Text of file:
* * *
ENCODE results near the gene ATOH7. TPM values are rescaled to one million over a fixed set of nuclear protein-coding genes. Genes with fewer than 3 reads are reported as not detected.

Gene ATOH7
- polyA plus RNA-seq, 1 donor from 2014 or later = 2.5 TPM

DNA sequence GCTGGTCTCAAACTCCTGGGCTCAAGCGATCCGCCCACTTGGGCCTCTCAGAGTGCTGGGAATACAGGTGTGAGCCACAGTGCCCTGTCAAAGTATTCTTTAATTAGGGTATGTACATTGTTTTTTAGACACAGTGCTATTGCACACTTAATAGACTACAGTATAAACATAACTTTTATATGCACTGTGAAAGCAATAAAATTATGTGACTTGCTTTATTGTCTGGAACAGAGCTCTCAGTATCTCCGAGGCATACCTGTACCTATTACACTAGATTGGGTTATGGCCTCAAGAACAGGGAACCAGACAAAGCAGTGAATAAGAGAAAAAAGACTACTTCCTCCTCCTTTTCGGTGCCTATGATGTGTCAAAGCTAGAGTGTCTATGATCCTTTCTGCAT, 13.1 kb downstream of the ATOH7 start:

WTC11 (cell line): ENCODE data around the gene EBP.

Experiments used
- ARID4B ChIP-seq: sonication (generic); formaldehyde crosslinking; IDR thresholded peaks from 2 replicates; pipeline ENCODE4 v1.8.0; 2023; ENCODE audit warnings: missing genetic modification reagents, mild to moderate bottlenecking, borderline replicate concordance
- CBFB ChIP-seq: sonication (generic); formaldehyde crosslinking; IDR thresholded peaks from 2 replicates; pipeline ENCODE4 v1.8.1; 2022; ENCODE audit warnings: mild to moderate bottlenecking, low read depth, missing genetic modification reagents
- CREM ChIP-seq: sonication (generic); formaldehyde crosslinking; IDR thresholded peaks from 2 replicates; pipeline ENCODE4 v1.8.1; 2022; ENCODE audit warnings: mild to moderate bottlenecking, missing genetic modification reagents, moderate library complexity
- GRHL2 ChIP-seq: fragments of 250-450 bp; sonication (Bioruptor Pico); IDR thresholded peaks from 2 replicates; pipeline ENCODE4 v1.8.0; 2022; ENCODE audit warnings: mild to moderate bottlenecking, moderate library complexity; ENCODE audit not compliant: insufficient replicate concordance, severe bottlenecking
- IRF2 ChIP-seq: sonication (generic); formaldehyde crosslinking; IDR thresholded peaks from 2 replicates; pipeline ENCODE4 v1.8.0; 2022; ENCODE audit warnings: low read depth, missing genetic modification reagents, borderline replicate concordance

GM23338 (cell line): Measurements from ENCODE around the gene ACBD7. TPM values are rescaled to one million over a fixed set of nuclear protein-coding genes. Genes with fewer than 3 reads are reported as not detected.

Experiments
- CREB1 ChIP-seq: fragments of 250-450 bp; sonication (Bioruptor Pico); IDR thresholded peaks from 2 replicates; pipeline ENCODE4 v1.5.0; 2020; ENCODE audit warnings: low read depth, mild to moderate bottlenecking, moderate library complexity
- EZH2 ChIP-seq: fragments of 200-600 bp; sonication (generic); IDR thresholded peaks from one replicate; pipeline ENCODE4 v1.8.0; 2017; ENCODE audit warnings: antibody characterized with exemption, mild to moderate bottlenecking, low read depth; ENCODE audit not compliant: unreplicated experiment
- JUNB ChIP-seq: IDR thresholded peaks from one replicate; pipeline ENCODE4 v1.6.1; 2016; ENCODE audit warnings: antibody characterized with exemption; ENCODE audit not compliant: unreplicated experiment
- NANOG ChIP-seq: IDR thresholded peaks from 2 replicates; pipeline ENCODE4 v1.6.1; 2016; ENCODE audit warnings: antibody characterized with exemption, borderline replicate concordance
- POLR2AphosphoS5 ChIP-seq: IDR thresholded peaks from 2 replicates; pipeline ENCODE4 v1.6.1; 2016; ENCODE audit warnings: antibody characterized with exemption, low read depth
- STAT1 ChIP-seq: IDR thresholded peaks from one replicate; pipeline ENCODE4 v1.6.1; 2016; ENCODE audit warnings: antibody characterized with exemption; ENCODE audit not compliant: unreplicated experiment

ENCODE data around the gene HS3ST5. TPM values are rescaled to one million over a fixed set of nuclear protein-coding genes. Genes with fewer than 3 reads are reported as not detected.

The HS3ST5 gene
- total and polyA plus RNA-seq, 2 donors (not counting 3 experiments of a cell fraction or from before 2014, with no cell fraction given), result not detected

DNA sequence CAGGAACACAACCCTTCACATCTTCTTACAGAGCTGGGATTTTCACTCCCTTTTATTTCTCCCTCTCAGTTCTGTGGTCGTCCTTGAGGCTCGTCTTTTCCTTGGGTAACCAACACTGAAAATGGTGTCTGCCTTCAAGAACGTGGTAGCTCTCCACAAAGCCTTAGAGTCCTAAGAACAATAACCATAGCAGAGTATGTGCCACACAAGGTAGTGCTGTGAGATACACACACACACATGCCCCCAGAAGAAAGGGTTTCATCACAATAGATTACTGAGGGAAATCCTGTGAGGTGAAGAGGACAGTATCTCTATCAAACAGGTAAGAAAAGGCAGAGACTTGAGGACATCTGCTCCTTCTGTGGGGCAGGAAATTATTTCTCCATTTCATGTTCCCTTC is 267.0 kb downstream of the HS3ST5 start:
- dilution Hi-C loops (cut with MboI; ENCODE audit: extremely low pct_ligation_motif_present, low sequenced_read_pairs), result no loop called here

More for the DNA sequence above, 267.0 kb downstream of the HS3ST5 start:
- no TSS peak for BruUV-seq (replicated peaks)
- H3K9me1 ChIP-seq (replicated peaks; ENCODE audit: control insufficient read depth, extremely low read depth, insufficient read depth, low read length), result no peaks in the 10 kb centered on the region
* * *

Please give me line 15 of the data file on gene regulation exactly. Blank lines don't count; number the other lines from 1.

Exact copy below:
- EZH2 ChIP-seq: fragments of 200-600 bp; sonication (generic); IDR thresholded peaks from one replicate; pipeline ENCODE4 v1.8.0; 2017; ENCODE audit warnings: antibody characterized with exemption, mild to moderate bottlenecking, low read depth; ENCODE audit not compliant: unreplicated experiment